Old gravestone just might mark the spot

Captain's burial place raises debate

July 08, 2008|By Karen Shih | Karen Shih,Sun reporter

Capt. John Worthington hasn't had the most restful of postmortem experiences.

The rich tobacco planter and early Colonial politician was buried in 1701 just north of Annapolis across the Severn River. He was nearly forgotten for 200 years while his grave gathered moss under brambles. Then, in the 1920s, his remains were placed in a new coffin.

Now, his descendants are questioning a plan that would, they say, disturb his most recent resting place - at a historic church in downtown Annapolis.

"If his body is there, I would not be happy about having it moved again," said family historian Thomas Worthington.

The Worthington family believes its ancestor was reburied at St. Anne's Church, whose construction he supervised until his death, under a stone that bears his name. Church records indicate that there are no remains there - and officials are talking about moving the marker.

The Worthington marker's latest travel would be part of a church conservation project to move five gravestones in the yard. The family says that the marker should be with the remains.

Church officials say that if it is shown that Worthington's remains are under the stone, they will reconsider their plans.

Family members will have the chance to make their case tonight at an Annapolis Historic Preservation Commission hearing.

The markers being considered for the move date from about 1700, many so faded the writing is nearly impossible to make out, and they rest flat on the ground along the eve line on the south side of St. Anne's Church, the oldest church in the city. Water runs off the roof and splashes them regularly, eating away at the limestone and marble. Some are cracked, a result of their age, lawn mowers and foot traffic.

"We do want to try to preserve these," said Bill Wilbert, who is in charge of the church's facilities. "It's historic, and you want to be good stewards of it."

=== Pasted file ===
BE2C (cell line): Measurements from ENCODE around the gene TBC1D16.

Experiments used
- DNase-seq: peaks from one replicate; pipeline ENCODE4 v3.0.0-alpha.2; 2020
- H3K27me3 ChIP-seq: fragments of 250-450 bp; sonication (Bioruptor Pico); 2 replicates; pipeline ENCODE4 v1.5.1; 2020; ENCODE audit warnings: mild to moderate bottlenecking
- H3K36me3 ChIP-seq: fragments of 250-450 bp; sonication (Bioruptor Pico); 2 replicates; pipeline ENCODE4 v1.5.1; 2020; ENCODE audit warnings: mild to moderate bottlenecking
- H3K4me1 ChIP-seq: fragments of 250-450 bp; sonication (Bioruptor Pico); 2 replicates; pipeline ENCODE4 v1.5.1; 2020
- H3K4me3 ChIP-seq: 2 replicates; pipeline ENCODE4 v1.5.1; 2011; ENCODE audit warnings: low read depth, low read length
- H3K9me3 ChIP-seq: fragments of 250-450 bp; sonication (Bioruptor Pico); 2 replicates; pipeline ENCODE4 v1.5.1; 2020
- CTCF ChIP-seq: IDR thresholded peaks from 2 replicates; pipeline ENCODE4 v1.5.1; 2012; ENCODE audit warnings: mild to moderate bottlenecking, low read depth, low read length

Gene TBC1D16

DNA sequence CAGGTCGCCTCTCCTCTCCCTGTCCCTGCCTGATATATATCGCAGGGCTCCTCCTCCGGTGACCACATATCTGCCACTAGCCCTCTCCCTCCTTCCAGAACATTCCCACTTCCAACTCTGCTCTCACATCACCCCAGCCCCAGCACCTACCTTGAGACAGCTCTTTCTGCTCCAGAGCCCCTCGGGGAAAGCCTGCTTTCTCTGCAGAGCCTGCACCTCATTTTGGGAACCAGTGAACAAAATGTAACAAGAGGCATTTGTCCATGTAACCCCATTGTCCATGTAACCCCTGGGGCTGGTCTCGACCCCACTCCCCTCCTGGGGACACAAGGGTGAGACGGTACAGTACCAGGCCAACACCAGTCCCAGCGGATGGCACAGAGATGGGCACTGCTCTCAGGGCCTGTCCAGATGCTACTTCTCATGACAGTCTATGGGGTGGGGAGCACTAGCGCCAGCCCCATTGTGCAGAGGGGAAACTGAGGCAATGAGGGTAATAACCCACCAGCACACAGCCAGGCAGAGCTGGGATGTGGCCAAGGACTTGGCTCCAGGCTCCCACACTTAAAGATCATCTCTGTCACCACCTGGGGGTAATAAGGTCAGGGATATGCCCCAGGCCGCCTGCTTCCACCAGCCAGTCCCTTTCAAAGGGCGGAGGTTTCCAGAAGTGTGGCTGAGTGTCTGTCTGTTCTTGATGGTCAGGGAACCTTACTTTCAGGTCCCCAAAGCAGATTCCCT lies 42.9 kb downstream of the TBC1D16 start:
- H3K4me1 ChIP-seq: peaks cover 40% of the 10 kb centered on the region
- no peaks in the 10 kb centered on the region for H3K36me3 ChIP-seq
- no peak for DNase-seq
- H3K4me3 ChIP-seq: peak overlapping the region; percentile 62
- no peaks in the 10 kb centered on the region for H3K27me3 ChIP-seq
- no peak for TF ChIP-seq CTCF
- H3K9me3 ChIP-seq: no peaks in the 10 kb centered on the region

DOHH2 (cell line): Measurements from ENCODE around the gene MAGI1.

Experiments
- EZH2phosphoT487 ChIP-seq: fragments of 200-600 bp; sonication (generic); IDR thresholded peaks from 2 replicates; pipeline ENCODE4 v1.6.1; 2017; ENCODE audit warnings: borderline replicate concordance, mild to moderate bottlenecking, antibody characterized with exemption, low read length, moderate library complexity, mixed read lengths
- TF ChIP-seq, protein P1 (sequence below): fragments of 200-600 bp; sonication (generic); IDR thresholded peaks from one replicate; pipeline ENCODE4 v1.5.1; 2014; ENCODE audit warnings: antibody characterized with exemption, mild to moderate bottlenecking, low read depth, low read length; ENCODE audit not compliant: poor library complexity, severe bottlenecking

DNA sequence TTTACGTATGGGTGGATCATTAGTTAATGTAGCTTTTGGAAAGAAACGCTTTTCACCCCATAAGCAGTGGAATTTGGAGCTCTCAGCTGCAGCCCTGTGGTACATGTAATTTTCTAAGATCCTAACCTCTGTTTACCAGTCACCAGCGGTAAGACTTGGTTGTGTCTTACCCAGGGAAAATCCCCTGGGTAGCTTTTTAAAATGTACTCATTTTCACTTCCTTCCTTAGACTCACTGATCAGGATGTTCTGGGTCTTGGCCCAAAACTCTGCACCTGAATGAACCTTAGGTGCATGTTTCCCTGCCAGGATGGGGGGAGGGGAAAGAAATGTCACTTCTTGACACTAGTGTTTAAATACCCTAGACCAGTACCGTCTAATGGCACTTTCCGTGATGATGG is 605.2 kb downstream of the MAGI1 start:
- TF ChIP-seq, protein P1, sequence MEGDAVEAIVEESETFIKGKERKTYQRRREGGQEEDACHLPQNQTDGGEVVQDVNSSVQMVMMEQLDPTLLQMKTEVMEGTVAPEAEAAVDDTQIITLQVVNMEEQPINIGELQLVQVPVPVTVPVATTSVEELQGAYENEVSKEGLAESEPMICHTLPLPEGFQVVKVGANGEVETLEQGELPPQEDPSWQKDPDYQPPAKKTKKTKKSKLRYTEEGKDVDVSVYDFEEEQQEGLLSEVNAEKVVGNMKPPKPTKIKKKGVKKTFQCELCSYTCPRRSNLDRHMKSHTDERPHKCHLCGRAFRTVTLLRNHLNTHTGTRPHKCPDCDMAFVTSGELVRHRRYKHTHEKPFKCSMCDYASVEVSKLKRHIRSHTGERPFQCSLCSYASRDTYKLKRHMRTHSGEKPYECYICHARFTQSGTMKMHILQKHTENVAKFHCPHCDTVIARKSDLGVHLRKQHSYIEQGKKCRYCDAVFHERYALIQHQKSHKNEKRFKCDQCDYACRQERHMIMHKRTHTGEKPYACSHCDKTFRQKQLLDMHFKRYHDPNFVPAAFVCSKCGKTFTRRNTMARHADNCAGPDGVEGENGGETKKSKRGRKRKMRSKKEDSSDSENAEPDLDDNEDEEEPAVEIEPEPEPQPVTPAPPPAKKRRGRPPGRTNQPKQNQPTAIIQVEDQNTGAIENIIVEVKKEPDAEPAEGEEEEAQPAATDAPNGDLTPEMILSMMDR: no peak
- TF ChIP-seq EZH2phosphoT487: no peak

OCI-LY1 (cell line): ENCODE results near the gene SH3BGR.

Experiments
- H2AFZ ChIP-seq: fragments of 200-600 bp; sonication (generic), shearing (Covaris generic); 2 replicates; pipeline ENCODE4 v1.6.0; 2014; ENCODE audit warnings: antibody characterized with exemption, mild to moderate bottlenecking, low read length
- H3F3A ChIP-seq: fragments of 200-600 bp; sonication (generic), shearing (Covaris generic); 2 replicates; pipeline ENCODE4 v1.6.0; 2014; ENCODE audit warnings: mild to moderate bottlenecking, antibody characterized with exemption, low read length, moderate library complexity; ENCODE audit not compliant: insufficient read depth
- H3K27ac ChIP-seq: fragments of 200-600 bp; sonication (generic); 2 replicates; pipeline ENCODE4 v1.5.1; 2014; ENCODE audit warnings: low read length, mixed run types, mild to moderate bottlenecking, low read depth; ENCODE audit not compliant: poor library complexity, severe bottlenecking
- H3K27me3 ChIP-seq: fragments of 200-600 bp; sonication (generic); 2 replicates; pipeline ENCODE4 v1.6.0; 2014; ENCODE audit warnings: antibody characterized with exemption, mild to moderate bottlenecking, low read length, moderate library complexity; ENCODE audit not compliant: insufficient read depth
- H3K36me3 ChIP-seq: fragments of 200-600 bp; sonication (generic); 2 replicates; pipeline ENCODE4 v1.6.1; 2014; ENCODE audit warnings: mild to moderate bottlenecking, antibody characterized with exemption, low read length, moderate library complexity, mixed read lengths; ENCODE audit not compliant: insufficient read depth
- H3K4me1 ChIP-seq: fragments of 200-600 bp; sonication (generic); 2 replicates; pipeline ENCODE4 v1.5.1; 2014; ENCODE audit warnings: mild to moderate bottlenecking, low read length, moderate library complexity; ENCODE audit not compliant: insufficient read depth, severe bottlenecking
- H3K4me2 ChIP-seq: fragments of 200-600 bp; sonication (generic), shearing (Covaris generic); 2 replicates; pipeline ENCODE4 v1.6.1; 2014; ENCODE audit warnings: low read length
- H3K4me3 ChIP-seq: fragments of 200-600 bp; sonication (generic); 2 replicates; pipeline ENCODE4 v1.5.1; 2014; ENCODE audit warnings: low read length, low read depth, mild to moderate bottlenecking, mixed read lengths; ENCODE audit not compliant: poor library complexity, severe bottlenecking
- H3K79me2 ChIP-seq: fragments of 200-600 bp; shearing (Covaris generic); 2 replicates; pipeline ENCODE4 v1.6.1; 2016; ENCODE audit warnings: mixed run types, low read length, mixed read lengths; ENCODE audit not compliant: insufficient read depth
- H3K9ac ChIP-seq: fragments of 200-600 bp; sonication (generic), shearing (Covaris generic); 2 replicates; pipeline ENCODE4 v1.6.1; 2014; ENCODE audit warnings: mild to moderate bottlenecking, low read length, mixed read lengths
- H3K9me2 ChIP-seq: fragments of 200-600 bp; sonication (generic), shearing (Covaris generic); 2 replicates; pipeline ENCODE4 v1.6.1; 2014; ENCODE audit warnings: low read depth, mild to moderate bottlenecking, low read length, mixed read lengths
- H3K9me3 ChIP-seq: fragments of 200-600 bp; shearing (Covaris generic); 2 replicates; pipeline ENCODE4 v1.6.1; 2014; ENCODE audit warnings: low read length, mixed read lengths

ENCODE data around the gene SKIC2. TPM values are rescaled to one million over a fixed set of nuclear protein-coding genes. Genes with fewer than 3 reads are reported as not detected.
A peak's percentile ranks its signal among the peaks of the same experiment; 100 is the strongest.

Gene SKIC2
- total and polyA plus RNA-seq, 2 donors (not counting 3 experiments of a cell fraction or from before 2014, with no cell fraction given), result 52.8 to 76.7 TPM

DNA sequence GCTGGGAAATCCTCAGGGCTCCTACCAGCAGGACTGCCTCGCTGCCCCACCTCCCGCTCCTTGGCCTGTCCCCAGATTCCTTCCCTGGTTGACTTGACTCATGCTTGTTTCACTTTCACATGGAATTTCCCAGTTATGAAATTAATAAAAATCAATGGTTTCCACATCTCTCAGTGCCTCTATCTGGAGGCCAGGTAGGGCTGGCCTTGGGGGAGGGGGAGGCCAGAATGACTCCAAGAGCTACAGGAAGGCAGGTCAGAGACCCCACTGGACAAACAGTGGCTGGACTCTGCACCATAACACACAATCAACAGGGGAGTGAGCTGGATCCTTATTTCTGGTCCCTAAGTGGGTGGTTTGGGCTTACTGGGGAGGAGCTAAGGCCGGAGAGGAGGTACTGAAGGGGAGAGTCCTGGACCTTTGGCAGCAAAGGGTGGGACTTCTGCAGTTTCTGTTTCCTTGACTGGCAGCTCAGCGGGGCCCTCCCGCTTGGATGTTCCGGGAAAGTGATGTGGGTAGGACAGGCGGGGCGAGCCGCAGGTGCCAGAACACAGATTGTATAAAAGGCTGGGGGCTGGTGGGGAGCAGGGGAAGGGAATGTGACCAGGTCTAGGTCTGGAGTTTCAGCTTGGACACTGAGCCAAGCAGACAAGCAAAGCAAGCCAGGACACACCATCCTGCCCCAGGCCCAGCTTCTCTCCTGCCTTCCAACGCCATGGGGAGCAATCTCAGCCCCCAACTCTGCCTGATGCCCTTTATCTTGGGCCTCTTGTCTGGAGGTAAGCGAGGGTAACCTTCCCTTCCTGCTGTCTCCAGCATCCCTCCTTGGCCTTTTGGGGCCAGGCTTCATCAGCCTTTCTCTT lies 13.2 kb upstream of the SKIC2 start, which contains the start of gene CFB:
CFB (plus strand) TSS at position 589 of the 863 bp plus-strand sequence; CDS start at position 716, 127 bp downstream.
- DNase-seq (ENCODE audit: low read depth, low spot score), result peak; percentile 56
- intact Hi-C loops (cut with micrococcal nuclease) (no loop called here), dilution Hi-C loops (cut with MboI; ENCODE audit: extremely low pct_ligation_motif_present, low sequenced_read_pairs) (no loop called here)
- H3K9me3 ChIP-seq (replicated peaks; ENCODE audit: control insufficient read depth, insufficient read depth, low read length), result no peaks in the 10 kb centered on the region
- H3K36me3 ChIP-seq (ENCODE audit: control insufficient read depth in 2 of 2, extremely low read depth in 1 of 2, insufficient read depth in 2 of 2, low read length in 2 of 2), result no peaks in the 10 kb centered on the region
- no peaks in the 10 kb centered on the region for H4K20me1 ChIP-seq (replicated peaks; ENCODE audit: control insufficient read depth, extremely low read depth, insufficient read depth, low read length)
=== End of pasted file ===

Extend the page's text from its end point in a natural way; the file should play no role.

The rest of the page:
St. Anne's Church decided last year to move the markers to more prominent locations on the north side of the church, and to raise them with concrete platforms about 2 1/2 inches off the ground and tilt them to save them from further pedestrian and water damage. Some have been badly repaired in the past, though Wilbert said church officials don't know who made the changes.

Of the 14 markers around the church now, these five are in the worst condition, Wilbert said.

"They're some of the older ones," he said. "They're up against the building, and not the best location. People have decided that's a great location to park their strollers."

Most of the markers were moved to the site from the original burial locations, he said. Of the five, only Amos Garrett, first mayor of Annapolis, may have been originally buried at St. Anne's, but the church is fairly certain he is not buried under his marker, because it is so close to the building.

Nobody has been buried in the churchyard - at least not initially - since 1783, Wilbert said. Most have been moved to St. Anne's cemetery around College Creek.

Addison Worthington and his cousin Thomas have photographs and an account from a late friend, a member of the Brice family who owned the land when John Worthington's marker was moved in 1929, to support their claims. His friend saw the bones being removed from the original grave and accompanied the stone and remains as they were brought to St. Anne's, Thomas Worthington said.

The church was unaware of this, said August Deimel, communications director for the church.

"It seems to be at least plausible that that's the case," he said. "We're taking his concerns seriously, but we're still investigating."

The church will do its best to figure out whether there are remains under the marker without actually digging, he said. If it turns out there are, the church will have to re-evaluate its plan.

In addition to Worthington's marker, the others are for Nicholas Gassaway, Maj. Gen. John Hammond, Henry Ridgley and Garrett, one of the richest men in Maryland at the time.

"These are the folks who kind of set up the system," said a local historian, Jane McWilliams.

Gassaway was one of the earliest people to arrive in Anne Arundel County, coming as a teenage indentured servant or apprentice and growing into a major force in Maryland society.

Hammond, a merchant active in trans-Atlantic trade as well as a legislator and a justice, was related to Worthington by marriage. Ridgley was an area politician.

Worthington was a tobacco planter and a merchant who owned a great deal of land, mostly in Anne Arundel County. He served in the lower house of the state legislature for many years. The majority of his descendants never left the area.

Those descendants would like to see Captain John, as they call him, undisturbed. But the most important thing is not the markers or remains, but John Worthington, the person, Addison Worthington said.

"When someone dies, remember them for what they did," he said.


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